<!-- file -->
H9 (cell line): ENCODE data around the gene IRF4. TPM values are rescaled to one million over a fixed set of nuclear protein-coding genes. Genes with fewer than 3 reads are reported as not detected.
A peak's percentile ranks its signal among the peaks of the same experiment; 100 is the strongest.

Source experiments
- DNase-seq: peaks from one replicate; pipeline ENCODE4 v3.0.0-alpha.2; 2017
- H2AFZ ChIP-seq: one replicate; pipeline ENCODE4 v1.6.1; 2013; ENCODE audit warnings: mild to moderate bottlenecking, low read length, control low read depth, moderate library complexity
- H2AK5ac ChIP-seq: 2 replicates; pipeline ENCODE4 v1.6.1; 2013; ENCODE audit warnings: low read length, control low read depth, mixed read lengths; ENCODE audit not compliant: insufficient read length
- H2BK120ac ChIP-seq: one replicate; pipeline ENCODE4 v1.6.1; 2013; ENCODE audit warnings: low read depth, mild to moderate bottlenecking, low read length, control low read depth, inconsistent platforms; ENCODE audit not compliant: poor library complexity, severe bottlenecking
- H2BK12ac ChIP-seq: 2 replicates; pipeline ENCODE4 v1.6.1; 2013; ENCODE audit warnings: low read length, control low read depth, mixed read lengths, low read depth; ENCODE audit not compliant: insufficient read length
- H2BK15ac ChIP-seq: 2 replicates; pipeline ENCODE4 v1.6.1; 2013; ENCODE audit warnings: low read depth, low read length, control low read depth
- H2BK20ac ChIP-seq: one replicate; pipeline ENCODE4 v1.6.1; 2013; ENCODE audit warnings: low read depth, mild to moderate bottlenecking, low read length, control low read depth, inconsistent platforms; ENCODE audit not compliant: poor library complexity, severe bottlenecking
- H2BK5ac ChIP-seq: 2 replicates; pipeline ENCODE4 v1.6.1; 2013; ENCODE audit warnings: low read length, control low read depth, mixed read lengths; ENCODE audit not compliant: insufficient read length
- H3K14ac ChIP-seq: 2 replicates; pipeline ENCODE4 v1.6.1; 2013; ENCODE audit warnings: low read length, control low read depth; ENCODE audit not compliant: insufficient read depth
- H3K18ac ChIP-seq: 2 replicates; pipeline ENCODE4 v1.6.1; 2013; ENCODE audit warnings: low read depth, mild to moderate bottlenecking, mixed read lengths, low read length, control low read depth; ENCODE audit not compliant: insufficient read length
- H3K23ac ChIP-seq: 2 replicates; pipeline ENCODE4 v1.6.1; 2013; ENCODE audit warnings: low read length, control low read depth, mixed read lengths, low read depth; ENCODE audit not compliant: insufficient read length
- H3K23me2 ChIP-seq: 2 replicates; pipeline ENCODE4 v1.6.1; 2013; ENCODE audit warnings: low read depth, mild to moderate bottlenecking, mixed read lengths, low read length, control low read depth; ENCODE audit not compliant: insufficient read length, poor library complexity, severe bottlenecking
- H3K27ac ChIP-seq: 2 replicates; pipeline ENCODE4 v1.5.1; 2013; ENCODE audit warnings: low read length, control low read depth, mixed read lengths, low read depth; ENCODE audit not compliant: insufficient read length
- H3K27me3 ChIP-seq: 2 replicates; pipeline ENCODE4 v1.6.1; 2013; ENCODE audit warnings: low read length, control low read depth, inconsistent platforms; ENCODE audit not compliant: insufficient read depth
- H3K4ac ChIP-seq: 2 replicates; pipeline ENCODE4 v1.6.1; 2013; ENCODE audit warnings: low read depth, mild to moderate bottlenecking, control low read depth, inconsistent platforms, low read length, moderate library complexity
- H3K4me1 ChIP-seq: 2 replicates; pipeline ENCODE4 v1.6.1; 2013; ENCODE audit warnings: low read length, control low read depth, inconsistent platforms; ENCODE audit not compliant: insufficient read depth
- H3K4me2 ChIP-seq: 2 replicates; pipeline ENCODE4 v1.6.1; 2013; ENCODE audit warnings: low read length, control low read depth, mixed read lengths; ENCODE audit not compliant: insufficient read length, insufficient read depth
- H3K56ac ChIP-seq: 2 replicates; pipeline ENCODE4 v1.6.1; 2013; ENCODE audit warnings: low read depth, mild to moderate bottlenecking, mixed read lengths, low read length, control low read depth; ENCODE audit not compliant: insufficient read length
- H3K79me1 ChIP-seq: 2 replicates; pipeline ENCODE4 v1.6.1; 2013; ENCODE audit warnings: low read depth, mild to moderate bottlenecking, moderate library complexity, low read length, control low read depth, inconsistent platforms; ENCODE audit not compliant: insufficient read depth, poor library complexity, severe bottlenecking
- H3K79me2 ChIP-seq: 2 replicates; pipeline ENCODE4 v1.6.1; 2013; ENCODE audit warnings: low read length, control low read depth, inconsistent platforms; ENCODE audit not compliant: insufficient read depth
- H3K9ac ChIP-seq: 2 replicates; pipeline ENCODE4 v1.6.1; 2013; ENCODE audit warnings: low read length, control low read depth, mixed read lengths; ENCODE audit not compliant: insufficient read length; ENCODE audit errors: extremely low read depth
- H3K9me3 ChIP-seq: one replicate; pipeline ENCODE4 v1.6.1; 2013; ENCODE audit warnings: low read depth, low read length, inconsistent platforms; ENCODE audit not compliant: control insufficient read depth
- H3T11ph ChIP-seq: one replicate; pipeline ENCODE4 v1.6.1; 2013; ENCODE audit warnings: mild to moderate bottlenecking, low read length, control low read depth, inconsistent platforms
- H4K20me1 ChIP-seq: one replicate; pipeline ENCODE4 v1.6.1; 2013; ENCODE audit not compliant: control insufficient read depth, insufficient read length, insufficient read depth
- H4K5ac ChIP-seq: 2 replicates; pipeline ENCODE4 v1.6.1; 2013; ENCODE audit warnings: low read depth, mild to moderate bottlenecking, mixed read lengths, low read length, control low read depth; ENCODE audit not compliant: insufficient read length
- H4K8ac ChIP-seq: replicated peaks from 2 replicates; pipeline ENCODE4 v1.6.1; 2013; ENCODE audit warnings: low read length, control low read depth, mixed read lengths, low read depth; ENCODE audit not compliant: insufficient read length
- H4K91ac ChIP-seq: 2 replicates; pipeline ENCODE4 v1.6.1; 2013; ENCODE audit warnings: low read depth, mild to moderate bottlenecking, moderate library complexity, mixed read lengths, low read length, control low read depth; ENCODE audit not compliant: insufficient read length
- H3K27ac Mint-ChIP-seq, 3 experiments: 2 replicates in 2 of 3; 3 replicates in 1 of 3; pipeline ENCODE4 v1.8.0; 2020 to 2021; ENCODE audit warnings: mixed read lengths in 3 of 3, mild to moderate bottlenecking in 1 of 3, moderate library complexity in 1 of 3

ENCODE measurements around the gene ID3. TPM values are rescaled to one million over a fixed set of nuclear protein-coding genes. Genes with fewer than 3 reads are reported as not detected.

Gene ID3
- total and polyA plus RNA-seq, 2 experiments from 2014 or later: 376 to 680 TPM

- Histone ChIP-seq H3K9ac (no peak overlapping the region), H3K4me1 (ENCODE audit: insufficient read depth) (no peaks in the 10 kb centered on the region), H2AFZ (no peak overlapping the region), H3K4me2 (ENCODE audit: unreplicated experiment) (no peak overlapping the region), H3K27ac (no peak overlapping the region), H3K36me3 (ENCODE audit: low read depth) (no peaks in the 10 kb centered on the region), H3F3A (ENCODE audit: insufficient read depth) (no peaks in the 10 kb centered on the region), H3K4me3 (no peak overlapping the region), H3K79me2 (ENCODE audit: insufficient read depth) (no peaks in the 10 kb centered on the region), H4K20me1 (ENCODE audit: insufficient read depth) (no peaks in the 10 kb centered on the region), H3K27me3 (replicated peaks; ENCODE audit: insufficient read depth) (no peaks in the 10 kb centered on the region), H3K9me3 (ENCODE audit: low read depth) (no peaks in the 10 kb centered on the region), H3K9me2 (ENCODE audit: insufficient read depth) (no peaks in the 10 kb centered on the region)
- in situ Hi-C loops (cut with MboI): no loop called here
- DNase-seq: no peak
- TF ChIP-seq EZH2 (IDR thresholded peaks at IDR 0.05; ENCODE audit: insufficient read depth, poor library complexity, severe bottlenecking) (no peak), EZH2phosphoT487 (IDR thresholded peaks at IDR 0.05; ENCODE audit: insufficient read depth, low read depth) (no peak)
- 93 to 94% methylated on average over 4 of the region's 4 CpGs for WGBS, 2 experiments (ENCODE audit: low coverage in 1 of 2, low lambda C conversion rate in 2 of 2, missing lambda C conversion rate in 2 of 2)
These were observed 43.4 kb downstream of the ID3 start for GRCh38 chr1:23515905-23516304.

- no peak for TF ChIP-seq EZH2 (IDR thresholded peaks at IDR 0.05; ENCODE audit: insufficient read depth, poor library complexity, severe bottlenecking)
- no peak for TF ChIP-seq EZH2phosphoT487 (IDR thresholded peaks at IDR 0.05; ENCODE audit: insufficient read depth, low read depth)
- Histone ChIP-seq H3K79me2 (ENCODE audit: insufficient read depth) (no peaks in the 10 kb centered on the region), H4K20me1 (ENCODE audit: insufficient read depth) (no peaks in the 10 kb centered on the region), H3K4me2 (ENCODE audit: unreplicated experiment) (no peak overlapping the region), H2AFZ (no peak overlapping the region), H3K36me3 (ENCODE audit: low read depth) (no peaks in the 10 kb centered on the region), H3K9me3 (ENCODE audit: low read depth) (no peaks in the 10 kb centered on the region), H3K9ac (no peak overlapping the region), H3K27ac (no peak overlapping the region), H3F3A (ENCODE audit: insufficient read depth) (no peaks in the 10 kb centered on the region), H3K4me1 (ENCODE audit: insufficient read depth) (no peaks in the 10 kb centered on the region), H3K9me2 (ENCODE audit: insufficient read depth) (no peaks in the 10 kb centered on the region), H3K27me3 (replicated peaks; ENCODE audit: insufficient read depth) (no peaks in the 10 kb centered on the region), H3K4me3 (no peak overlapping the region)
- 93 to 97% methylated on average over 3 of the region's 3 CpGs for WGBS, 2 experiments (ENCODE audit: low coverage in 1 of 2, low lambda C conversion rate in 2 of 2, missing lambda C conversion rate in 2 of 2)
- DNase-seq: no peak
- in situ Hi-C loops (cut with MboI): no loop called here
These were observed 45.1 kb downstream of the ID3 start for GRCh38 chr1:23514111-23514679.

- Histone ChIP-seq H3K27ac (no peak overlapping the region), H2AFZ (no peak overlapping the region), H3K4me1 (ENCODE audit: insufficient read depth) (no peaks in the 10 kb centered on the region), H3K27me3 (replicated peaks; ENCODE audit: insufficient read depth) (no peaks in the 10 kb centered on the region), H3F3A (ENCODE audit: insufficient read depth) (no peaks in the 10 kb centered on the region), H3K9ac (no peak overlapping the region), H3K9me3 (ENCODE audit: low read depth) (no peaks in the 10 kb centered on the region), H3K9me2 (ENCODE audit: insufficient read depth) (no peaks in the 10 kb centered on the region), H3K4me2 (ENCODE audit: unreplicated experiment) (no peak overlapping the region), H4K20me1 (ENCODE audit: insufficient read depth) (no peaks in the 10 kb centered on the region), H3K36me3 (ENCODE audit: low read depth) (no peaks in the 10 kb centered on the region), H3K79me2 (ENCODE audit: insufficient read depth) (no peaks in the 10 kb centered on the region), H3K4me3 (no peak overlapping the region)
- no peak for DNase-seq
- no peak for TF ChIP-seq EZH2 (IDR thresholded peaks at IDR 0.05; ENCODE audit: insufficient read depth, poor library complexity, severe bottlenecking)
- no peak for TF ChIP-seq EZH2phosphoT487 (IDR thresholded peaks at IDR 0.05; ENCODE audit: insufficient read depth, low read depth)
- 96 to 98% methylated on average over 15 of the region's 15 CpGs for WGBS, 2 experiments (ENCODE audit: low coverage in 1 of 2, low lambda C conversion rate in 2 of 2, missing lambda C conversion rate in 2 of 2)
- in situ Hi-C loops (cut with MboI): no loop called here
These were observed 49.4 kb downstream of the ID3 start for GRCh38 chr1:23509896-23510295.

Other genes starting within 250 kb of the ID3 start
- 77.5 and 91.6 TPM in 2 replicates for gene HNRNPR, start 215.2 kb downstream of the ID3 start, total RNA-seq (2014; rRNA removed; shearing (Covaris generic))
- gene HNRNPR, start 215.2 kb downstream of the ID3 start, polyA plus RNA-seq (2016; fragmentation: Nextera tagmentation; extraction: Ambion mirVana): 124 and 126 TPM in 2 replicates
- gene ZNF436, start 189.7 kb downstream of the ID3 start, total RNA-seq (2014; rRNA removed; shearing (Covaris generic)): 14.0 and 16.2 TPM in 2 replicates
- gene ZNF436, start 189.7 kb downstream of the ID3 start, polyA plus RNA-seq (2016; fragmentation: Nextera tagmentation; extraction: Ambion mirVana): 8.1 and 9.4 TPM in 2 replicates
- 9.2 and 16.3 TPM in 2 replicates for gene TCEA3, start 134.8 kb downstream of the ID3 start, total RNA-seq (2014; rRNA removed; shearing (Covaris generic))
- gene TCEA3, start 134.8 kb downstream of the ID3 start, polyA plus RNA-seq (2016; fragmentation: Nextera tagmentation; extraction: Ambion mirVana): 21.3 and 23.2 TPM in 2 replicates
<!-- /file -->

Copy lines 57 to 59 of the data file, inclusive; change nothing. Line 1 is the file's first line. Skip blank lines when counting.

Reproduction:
- gene HNRNPR, start 215.2 kb downstream of the ID3 start, polyA plus RNA-seq (2016; fragmentation: Nextera tagmentation; extraction: Ambion mirVana): 124 and 126 TPM in 2 replicates
- gene ZNF436, start 189.7 kb downstream of the ID3 start, total RNA-seq (2014; rRNA removed; shearing (Covaris generic)): 14.0 and 16.2 TPM in 2 replicates
- gene ZNF436, start 189.7 kb downstream of the ID3 start, polyA plus RNA-seq (2016; fragmentation: Nextera tagmentation; extraction: Ambion mirVana): 8.1 and 9.4 TPM in 2 replicates